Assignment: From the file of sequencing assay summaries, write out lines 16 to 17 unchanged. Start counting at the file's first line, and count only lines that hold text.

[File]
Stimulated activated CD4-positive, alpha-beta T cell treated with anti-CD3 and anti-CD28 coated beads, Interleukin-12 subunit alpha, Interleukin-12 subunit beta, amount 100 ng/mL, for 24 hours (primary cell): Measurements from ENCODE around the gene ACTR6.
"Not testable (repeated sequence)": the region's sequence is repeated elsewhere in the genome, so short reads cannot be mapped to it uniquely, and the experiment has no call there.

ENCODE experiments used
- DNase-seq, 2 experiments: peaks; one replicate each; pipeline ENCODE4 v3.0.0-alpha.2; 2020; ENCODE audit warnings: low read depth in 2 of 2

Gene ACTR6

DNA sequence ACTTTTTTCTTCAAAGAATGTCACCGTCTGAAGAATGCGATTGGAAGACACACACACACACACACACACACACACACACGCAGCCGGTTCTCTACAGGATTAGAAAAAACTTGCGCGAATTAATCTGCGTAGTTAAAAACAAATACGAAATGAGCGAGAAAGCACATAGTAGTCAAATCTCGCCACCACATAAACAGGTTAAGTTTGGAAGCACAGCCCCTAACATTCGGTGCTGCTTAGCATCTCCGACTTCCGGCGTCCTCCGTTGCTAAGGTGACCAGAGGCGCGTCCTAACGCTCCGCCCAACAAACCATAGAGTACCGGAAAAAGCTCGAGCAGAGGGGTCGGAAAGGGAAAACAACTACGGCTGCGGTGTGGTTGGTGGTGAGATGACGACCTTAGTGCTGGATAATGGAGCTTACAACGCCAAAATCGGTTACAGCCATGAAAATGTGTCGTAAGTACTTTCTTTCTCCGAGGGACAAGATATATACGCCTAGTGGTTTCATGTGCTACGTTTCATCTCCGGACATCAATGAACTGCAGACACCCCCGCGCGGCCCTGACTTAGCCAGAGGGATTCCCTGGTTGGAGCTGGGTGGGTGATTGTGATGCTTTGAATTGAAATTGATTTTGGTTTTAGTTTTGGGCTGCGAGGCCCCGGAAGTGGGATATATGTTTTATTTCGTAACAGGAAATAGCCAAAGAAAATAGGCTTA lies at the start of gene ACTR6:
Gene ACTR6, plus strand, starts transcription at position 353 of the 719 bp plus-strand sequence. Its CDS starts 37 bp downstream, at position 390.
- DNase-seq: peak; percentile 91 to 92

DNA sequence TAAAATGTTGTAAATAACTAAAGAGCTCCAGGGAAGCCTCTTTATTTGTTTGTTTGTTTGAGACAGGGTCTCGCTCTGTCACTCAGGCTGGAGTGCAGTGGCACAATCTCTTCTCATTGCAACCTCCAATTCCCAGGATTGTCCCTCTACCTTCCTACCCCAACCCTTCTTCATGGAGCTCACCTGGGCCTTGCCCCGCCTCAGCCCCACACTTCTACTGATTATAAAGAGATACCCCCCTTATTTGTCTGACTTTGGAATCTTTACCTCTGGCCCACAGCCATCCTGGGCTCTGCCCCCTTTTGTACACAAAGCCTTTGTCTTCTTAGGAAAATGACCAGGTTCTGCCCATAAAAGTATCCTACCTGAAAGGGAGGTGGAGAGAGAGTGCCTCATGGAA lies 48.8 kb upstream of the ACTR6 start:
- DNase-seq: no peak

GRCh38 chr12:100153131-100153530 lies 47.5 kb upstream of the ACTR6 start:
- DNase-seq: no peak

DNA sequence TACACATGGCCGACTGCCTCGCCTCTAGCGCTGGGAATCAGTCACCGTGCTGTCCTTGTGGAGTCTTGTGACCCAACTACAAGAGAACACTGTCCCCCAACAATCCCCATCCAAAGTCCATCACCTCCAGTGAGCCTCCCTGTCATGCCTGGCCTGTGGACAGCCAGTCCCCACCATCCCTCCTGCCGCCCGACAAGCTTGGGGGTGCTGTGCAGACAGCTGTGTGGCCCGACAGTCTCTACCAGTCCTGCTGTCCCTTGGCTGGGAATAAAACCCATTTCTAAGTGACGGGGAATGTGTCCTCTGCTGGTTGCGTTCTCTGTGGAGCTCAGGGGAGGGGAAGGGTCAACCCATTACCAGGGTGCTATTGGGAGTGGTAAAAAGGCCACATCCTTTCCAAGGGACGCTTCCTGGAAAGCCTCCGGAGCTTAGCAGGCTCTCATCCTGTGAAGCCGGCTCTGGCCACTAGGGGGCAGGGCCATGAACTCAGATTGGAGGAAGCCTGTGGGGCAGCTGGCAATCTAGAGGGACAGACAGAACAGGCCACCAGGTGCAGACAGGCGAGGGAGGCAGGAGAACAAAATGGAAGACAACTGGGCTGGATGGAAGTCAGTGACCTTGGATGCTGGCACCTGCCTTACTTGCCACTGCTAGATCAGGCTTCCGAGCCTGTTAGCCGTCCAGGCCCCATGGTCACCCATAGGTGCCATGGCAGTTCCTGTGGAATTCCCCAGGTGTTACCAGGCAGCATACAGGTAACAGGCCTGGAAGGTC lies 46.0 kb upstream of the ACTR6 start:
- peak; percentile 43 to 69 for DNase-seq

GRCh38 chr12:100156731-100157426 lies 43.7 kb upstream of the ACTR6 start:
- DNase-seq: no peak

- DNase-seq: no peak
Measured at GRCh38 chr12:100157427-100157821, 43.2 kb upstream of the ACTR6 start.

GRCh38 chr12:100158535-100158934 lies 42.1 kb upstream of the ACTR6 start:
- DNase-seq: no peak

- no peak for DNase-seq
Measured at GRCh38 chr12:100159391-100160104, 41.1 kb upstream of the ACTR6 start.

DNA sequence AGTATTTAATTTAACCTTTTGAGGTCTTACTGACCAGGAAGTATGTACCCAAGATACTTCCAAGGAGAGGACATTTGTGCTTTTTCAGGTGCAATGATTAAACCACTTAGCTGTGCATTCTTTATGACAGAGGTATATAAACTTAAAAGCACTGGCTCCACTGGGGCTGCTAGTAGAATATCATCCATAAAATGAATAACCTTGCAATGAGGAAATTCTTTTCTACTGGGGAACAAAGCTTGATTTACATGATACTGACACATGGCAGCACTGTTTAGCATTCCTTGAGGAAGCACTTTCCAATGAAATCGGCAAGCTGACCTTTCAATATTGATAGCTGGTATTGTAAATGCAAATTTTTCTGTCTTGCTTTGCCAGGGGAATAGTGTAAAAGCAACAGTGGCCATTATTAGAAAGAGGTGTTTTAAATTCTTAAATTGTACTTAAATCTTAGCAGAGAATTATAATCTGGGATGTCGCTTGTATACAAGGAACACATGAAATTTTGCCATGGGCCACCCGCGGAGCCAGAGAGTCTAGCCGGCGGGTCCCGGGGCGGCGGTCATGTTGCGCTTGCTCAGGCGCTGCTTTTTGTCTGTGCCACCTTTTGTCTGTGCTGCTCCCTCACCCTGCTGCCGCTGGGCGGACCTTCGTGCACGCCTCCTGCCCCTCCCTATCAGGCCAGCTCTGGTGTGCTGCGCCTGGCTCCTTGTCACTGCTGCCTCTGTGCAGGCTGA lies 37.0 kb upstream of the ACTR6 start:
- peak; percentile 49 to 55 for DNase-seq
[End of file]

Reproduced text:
- DNase-seq: no peak

- DNase-seq: no peak